China’s most famous billionaire has suffered months of mounting trouble, with regulators turning the screws on his tech empire. And now social media is abuzz with the darkest speculation yet: Is Jack Ma missing?
His absence, combined with regulatory troubles including a recent antitrust probe, have fueled wild speculation on social media about his whereabouts, with some fearing he is under house arrest. In China, it’s not unusual for powerful figures to disappear with little public explanation when they fall afoul of authorities — such as in 2018, when the country’s most prominent movie star, Fan Bingbing, fell off the map for months before reemerging to confess to tax evasion.
A CNBC reporter who has interviewed Ma in the past tamped down some of the wilder speculation Tuesday, reporting that Ma was not missing but merely “being less visible, purposefully.”
Still, the saga has drawn attention to the increasingly uneasy position of China’s tech giants, which may be growing too big and powerful for the ruling Communist Party’s liking.
The increased scrutiny they are receiving has many Chinese characteristics, but it mirrors some of the anti-tech regulation happening in the United States and Europe, where worries have also mounted about the economic and political power of the world’s biggest companies.
“I think it’s relatively similar dynamics at play in all these places. There are lots of winner-take-all network dynamics, which raises some worries about competition and about the societal impacts,” said Martin Chorzempa, a research fellow at the Peterson Institute for International Economics, a Washington think tank. “In China, the societal concerns include worries about private entrepreneurs being able to challenge the party-state. In the U.S., it is more about misinformation and alleged political bias.”
In some respects, China’s internet giants are even more powerful than their Western counterparts, with the market more concentrated around a couple of top players.
Ma, a former English teacher from Hangzhou, founded the e-commerce company Alibaba in 1999 and built it into China’s version of Amazon, with annual revenue of $50 billion. Ant Group was spun off from Alibaba in 2014, after a decade as Alibaba’s in-house payment processing arm.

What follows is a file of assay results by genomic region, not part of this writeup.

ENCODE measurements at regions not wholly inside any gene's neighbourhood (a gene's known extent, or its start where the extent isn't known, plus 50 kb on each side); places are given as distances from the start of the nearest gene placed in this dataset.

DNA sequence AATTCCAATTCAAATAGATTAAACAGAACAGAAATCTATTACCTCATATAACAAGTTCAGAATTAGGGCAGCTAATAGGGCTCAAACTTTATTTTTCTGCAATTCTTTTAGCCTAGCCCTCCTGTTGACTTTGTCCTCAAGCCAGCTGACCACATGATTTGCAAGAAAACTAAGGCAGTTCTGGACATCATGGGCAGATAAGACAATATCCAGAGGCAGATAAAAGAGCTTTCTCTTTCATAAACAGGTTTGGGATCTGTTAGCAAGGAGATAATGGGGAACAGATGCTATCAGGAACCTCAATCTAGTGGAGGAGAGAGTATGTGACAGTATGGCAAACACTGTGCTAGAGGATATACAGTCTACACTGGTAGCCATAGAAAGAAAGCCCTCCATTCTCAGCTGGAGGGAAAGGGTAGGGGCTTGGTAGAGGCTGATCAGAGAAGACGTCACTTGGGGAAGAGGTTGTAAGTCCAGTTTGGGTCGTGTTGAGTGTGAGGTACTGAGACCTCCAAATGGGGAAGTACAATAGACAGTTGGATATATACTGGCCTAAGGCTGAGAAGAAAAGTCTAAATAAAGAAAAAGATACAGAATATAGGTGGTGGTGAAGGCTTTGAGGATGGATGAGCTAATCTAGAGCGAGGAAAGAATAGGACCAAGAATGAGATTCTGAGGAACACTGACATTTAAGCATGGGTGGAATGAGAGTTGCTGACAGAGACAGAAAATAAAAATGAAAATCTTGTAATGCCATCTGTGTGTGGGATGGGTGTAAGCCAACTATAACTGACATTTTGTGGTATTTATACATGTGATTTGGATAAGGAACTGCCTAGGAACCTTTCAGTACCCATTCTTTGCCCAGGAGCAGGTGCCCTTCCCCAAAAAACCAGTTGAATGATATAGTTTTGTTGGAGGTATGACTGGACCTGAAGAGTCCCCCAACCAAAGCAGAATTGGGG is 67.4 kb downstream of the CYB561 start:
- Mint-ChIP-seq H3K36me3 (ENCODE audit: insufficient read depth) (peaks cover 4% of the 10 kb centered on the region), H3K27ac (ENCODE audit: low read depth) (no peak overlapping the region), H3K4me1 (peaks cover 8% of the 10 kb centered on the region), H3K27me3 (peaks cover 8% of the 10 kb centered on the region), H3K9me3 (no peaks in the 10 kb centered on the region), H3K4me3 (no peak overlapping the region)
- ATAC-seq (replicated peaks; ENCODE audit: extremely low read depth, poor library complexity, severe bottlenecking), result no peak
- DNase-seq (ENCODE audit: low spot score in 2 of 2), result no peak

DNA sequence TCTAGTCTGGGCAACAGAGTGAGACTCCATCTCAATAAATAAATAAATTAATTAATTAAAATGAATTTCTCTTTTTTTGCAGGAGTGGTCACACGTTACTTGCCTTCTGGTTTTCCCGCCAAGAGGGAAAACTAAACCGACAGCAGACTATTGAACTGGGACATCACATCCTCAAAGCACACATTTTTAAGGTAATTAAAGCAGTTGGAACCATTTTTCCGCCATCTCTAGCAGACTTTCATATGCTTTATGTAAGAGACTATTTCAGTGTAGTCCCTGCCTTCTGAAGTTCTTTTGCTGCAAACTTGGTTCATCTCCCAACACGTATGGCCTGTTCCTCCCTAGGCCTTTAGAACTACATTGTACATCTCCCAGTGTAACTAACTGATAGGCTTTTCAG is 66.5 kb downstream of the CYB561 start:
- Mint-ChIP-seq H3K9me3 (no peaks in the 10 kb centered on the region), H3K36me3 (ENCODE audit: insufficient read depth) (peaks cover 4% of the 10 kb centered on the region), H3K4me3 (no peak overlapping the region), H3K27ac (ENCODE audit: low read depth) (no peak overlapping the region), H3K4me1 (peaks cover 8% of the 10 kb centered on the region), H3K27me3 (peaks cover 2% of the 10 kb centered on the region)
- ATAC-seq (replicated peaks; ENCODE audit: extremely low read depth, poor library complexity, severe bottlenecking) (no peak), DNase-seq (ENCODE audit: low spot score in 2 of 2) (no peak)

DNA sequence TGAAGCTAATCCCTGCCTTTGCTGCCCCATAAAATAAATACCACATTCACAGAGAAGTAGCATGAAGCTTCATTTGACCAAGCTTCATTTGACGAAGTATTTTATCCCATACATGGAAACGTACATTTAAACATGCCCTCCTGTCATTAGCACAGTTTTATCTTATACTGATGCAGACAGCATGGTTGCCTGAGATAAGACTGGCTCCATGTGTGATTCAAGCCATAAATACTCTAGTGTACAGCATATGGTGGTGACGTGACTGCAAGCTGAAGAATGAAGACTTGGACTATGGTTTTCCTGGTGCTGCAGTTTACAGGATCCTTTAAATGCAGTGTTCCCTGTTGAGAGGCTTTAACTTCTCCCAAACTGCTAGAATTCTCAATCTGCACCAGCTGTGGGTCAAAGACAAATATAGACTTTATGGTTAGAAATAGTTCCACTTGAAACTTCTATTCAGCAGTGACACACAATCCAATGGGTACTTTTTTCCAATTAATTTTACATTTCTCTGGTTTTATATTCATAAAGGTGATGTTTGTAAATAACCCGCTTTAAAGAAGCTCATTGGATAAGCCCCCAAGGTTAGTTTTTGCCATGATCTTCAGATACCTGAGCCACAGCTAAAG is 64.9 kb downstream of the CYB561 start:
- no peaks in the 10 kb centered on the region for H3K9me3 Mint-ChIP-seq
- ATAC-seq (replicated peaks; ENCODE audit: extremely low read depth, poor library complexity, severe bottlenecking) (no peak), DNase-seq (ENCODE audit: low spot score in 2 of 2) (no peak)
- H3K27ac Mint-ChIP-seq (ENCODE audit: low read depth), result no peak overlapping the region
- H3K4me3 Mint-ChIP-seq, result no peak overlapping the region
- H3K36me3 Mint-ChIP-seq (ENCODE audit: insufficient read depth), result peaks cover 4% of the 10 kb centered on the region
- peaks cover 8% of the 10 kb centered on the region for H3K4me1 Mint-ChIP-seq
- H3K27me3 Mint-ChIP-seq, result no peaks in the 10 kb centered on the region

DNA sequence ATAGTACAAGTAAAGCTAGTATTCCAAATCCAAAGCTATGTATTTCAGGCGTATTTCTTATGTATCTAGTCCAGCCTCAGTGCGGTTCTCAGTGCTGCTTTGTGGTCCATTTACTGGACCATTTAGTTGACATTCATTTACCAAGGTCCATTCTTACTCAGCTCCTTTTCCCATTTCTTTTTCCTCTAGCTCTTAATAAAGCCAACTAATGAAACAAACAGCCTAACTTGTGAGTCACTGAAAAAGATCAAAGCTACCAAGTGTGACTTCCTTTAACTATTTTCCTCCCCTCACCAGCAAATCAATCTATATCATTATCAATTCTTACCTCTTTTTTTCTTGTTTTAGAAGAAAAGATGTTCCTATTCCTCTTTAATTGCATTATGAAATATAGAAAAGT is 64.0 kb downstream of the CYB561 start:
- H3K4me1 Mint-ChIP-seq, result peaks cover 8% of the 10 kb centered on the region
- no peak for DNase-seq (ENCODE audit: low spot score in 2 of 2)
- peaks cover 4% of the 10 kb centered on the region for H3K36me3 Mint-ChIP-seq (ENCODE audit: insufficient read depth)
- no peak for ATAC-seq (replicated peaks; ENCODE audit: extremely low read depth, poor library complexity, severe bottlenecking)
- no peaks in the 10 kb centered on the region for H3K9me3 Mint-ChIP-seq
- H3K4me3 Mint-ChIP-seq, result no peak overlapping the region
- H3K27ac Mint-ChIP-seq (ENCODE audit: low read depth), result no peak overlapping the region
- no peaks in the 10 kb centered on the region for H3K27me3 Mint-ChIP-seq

The companies were part of a group of tech start-ups, including Tencent and Baidu, that eventually grew into multinational behemoths, outside the more traditional system of state-owned enterprises. Ma became a business celebrity in China, widely admired for his success and colorful public appearances, including his rock-and-roll performances at annual employee galas.
Under President Xi Jinping, who has tried to reassert state control over the economy, the market might of the tech giants has at times caused tension.
Ant Group, a $16 billion-a-year business, has been chipping away at powerful state banks’ market share and unnerving regulators with investment and lending products that have become so popular that Ant sometimes acts as a lender to government banks — not the other way around.
In October, Ma offended the authorities by telling a technology conference that Chinese financial regulators stifle innovation and that big state banks are like “pawnshops.”
And late last month, Chinese regulators said they were launching an antitrust investigation into Alibaba, and would question Ant Group executives about the financial platform’s competitive and consumer-protection practices.
Ma, meanwhile, skipped a planned appearance in November on a television show he created, “Africa’s Business Heroes,” the Financial Times reported.
Representatives of Alibaba, Ant Group and the Jack Ma Foundation didn’t respond to requests for comment.
Orville Schell, a longtime China watcher and Ma friend at the Asia Society in New York, said he doesn’t think this is a “fully scheduled voluntary retreat for him.”
“He is keeping his head down at the very least, and I don’t think he is going to rise again in the same dimension we were used to before,” Schell said.
Ma came of age in the 1990s, under then-Communist Party leader Jiang Zemin, when “civil society was strong and everybody was setting up environmental organizations and NGOs,” Schell said.
“That’s when he was in Davos. All these new, young entrepreneurs were infiltrating into global society and business,” Schell said. “That was just fine until Xi Jinping did not imagine Chinese society continuing to evolve in a more open and dispersed way.”
Large companies like Alibaba have gone from being “part of a quest for national greatness to being a potential threat to the preeminence of the party,” Schell said.
Aaron Friedberg, a China expert and politics professor at Princeton University, said Xi’s desire to rein in large, independent companies runs counter to his other big goal — boosting China’s technological might.
“The most dynamic companies in China since the beginning of reform and opening up have been nominally private, not state-owned, enterprises,” he said. “And if they really want to become innovative, certainly the view of most Western economists is they are going to have to let the private sector have more space.”
There is a view among China’s leadership, however, that heavy state investment and goal-setting also have boosted China’s technological rise and that the Communist Party can have its cake and eat it, too, Friedberg added.
The theory goes, “We’re going to have a bigger role in driving and directing innovation because it’s so urgent for strategic reasons. And, yes, we’re going to have private companies, but we’re going to keep them under control,” Friedberg said.
Eva Dou and Gerry Shih contributed to this report.